The Catron County Commission has lodged a complaint alleging that state Game and Fish Department biologists tried to alter the finding of a federal investigation into a cow's cause of death.
At stake in the verdict by Wildlife Services, a U.S. Department of Agriculture agency, is whether the cow's owner can receive compensation for the loss.
If Wildlife Services confirms that a cow was killed by a Mexican gray wolf, an endangered species, a rancher can be reimbursed $747. But if the finding is not definite, if a wolf kill is only considered "probable," the rancher is not eligible for compensation.
According to Catron County officials, two Wildlife Services employees, as well as the county's own "wolf incident investigator," concurred that a cow discovered Jan. 18 near the Arizona border had been killed by a wolf. Catron County officials allege Game and Fish biologists sought to change that conclusion to a "probable" wolf kill.
According to Catron County's own news release issued this week, Game and Fish Director Tod Stevenson denied that his staff tried to modify the Wildlife Services finding from "confirmed" to "probable" wolf kill, but simply suggested federal personnel take into account the presence of feral dogs in the area of the cow carcass.
The Game and Fish Department is looking into the matter, but administrators won't discuss the case at this time, said spokesman Lance Cherry.
In response to emailed questions, Alan May, Wildlife Service's New Mexico director, said the exchange between his staff and Game and Fish employees in the case "was appropriate."
During their meeting April 6, Catron County commissioners complained about the matter to Stevenson and two Game Commission members. The Catron commission in late February also filed a complaint with Gov. Susana Martinez asking for a review of the Game and Fish biologists' actions.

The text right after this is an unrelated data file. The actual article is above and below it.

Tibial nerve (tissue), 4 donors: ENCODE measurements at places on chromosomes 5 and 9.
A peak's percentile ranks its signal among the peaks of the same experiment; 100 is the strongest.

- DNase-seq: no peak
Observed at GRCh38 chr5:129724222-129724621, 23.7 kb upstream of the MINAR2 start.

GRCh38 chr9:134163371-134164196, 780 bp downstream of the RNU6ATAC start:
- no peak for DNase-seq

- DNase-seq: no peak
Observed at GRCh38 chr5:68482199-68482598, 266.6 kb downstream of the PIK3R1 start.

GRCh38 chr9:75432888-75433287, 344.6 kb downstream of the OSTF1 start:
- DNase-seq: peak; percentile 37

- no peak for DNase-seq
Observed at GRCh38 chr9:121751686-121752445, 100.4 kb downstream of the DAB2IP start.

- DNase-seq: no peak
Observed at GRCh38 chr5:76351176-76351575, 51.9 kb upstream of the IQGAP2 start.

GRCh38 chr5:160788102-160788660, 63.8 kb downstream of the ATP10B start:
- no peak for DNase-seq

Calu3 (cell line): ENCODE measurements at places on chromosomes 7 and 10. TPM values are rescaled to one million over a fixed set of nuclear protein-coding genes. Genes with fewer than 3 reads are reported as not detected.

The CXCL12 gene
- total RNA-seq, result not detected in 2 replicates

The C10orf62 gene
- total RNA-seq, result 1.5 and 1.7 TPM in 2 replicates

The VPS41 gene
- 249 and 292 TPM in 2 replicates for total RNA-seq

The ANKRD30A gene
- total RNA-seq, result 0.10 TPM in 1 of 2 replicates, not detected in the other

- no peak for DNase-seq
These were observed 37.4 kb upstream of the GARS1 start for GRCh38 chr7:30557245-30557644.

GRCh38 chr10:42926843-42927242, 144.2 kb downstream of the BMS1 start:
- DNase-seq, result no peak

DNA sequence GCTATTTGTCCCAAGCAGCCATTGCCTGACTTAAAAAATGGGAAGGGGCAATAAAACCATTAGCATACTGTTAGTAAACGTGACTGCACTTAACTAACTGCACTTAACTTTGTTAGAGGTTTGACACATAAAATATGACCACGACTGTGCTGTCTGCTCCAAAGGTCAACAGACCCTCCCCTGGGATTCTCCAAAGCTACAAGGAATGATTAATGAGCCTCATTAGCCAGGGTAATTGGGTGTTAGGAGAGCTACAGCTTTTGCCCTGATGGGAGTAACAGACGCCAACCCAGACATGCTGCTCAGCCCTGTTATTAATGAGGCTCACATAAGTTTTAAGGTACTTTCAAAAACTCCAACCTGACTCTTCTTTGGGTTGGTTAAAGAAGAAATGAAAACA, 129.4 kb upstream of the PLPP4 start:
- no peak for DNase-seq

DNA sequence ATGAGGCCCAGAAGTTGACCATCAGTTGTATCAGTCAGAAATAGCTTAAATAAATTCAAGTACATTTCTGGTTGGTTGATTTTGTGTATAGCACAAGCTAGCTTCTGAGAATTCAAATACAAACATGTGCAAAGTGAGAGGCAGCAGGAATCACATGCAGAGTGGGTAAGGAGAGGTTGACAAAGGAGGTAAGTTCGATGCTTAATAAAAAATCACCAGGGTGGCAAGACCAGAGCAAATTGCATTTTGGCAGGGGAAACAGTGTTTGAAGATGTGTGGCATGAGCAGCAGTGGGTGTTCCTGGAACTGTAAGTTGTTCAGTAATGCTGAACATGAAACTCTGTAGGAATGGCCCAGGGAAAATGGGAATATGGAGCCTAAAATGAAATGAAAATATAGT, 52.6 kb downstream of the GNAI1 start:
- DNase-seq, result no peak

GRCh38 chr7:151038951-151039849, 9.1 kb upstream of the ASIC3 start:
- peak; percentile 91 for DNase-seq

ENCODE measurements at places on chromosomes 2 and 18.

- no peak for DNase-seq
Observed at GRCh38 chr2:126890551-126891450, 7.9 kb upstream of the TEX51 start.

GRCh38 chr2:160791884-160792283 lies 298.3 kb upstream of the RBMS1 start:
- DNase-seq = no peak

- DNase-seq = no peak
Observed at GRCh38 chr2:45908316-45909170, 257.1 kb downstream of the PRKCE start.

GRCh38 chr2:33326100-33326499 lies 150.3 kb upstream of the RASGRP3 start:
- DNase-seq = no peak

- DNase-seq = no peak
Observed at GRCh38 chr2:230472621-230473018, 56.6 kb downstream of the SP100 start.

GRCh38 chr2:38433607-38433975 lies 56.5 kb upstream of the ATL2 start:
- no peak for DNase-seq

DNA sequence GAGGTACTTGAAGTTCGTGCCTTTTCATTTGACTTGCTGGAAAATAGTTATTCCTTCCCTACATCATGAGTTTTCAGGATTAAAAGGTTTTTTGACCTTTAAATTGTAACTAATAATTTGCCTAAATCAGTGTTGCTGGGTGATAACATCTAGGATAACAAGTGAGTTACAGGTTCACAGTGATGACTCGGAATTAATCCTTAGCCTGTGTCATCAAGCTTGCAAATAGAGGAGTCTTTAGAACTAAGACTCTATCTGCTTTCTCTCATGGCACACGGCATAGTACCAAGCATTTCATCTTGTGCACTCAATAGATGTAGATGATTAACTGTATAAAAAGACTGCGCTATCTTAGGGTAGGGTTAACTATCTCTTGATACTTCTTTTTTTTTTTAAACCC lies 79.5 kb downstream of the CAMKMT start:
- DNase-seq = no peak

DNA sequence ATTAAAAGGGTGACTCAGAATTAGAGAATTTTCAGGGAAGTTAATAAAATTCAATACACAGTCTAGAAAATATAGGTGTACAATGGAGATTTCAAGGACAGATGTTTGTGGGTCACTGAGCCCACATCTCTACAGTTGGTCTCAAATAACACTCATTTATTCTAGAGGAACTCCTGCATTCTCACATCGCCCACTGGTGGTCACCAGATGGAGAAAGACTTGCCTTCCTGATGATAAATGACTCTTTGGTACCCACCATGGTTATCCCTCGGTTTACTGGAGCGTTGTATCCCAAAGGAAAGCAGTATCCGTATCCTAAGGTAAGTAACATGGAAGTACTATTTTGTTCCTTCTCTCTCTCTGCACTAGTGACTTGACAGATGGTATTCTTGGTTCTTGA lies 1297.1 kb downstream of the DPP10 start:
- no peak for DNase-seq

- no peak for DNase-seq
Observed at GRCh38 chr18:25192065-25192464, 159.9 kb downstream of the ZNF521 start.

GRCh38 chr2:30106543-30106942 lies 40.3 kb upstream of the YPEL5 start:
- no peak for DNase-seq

"We have taken a no-wolf stand," Catron County Commission Chairman Hugh McKeen said in a written statement directed at the governor. "I'm requesting that you take a no-wolf stance, too."
Martinez spokesman Scott Darnell said members of the governor's staff discussed Catron County's concerns with Game and Fish staff, adding: "We have instructed the Department of Game and Fish that this is a federal issue and DGF should not be playing such a role in the federal (wolf) repopulation efforts."
May said that in trying to determine the cause of a domesticated animal's death, Wildlife Services personnel "routinely solicit input from others," including Game and Fish employees, "in order to ensure that the most informed decision is made."
A private conservation group, Defenders of Wildlife, stopped paying ranchers compensation for wolf depredations last year; the group paid $19,203 to eight individuals in 2009 for wolf depredation claims.